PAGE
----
Zuma vows tax reform, growth-focused spending
President Jacob Zuma on Thursday unveiled plans to review taxes, part of a plan to build a South African economy fit for the next decade and ease crippling unemployment that has spurred violent social unrest.
In his annual state of the nation address Zuma recommitted to big project spending, which would be paid for in part by a review of taxes and mining sector royalties.
The move is the clearest announcement by the state that royalties paid by the industry — the bedrock of Africa’s wealthiest nation — will be reassessed as the country struggles to rally a sluggish economy.
Battling a “heavy flu”, Zuma said a tax review study would be carried out later in the year “to make sure that we have an appropriate revenue base to support public spending.”
“Part of this study will evaluate the current mining royalties regime, with regard to its ability to suitably serve our people.”
The speech came just months after Zuma won another five year term at the head of the ruling African National Congress.
His backers will hope the address — televised live on multiple channels — helped shift the narrative away from government’s failings and offer a vision for the future.
In the last year Zuma’s premiership has appeared to lurch from crisis to crisis: from deadly mining violence, to corruption and graft allegations, to a cratering economy.
Perhaps most worrying for the ANC, there has also been growing impatience about the government’s failure to reduce inequality almost two decades after the end of apartheid.
Addressing those issues, Zuma backed infrastructure upgrades which he said would help tackling a joblessness rate that hovers around 25 percent.
Rail, energy and 100 percent broadband Internet penetration by 2020 are among the upgrades being rolled out.
The state will “fast-track” many projects, Zuma vowed, and will have spent 860 billion rand ($97 billion) on infrastructure since 2009 by March this year.
South Africa’s economy needed to grow threefold to meet a target of 11 million jobs by 2030, he said.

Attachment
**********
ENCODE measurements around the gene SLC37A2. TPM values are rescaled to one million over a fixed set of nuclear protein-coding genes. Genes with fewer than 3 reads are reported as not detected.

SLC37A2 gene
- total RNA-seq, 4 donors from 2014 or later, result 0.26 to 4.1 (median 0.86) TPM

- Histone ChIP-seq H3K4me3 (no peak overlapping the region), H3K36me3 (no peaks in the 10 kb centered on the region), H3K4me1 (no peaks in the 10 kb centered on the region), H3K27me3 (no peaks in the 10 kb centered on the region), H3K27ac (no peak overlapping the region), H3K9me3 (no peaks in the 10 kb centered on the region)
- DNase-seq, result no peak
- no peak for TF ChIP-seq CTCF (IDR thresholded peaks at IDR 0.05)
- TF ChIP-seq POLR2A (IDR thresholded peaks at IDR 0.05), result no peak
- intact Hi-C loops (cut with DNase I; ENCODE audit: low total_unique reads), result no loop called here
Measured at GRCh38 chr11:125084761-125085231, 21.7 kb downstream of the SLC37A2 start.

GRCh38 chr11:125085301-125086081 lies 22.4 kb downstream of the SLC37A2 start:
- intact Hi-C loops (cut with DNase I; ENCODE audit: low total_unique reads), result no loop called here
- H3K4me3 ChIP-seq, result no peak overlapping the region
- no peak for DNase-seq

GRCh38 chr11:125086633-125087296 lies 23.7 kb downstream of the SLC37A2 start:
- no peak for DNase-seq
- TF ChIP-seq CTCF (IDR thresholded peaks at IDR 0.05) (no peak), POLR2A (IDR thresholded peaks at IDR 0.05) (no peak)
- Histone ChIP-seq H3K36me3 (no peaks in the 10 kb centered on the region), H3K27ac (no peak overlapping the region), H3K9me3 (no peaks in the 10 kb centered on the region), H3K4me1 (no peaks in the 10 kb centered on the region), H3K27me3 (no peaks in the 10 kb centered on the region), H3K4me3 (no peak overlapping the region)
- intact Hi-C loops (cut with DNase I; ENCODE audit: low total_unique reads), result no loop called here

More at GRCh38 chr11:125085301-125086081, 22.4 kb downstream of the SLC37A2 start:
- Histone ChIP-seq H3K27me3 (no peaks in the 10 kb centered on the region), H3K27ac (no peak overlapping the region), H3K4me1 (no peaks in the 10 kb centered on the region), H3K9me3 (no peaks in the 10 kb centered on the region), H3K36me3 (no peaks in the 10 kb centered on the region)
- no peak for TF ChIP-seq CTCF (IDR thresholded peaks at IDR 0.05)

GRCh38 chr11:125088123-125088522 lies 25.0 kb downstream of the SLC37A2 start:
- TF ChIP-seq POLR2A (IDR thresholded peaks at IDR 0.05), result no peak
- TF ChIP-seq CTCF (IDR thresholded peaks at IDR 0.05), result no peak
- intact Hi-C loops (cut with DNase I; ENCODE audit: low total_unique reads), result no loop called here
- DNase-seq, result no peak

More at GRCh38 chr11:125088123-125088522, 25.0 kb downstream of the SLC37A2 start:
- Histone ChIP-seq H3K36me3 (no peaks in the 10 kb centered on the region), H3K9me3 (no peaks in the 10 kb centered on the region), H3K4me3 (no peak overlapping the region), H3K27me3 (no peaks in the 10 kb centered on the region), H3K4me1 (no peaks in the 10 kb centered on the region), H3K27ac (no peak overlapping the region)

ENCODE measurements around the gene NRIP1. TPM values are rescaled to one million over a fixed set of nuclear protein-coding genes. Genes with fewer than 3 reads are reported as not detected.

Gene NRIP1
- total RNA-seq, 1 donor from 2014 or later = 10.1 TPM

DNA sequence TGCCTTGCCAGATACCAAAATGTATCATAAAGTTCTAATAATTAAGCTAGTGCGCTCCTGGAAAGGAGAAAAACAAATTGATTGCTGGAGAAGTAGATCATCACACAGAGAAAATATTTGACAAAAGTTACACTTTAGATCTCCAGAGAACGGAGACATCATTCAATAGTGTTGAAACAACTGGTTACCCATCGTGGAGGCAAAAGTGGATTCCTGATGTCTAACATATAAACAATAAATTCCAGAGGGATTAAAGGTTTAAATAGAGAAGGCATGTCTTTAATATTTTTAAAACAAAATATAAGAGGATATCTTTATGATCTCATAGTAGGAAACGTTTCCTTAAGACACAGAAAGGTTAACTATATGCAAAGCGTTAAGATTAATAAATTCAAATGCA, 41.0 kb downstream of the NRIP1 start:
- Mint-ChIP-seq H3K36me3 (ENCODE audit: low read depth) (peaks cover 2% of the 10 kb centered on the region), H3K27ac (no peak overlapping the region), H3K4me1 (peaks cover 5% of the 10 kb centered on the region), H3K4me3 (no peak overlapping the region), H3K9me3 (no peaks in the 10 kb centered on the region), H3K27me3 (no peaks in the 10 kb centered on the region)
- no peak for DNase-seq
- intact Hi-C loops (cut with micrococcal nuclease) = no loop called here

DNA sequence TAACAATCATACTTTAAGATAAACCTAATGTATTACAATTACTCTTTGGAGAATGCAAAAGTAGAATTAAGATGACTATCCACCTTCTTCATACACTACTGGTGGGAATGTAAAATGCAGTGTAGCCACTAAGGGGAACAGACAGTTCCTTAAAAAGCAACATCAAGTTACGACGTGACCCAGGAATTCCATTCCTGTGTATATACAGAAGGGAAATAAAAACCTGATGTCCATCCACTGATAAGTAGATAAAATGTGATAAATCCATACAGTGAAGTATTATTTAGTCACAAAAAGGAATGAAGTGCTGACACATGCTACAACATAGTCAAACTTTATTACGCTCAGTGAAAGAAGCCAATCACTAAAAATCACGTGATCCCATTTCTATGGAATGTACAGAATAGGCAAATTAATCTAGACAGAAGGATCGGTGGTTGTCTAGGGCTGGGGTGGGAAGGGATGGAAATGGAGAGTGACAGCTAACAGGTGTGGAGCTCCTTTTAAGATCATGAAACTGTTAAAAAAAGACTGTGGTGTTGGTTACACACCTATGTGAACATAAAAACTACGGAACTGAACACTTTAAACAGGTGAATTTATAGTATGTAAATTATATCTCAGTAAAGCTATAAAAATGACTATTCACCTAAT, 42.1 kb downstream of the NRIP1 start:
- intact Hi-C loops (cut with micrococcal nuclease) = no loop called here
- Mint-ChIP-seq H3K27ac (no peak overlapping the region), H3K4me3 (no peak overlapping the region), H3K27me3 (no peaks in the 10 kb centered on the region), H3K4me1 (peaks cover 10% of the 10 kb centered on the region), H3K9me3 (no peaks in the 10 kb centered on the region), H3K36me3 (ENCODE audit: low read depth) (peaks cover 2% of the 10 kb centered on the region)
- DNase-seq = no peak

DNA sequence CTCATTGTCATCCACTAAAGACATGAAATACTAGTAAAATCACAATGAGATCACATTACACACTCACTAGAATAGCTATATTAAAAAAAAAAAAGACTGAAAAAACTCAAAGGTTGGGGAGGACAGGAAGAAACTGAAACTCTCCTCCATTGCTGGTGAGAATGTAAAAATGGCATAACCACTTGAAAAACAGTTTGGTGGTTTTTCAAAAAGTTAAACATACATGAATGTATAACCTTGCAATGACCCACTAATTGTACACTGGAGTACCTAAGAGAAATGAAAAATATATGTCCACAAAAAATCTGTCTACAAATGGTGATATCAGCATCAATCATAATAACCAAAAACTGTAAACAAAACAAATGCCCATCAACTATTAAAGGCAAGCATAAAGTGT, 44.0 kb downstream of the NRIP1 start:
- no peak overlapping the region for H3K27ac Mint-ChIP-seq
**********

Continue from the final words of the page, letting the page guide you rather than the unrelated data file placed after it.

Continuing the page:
“Our GDP growth is expected to average at 2.5 percent, down from 3.1 percent in the previous year. We need growth rates in excess of five percent to create more jobs,” he warned.
But the prospect of increased taxes has caused unhappiness among mining firms whose profits have slumped amid the wave of deadly unrest last year that killed more than 50 people.
Increased operating costs have led to warnings that a tax will be unaffordable.
The announcement comes after the ANC in December rejected nationalisation of mines in favour of capturing “an equitable share” of mineral riches through taxes.
“We believe that at a policy level we have managed to bring about certainty in the mining sector. The nationalisation debate was laid to rest in December at the ruling party’s national conference,” said Zuma.
However, analyst Peter Attard Montalto of Japanese bank Nomura said the mining tax was among parts of Zuma’s speech that had “struck an uncertain chord”.
The industry employs half a million people and contributes around nine percent of GDP.
Zuma also used his address to target South Africa’s social ills of rape and violence, after the rape and disembowelment of a 17-year-old girl shocked the nation.
He also signalled that he had asked for “immediate” measures on violent protests following the shocking police shooting at the Marikana platinum mine that sparked last year’s unrest and recent farming strikes.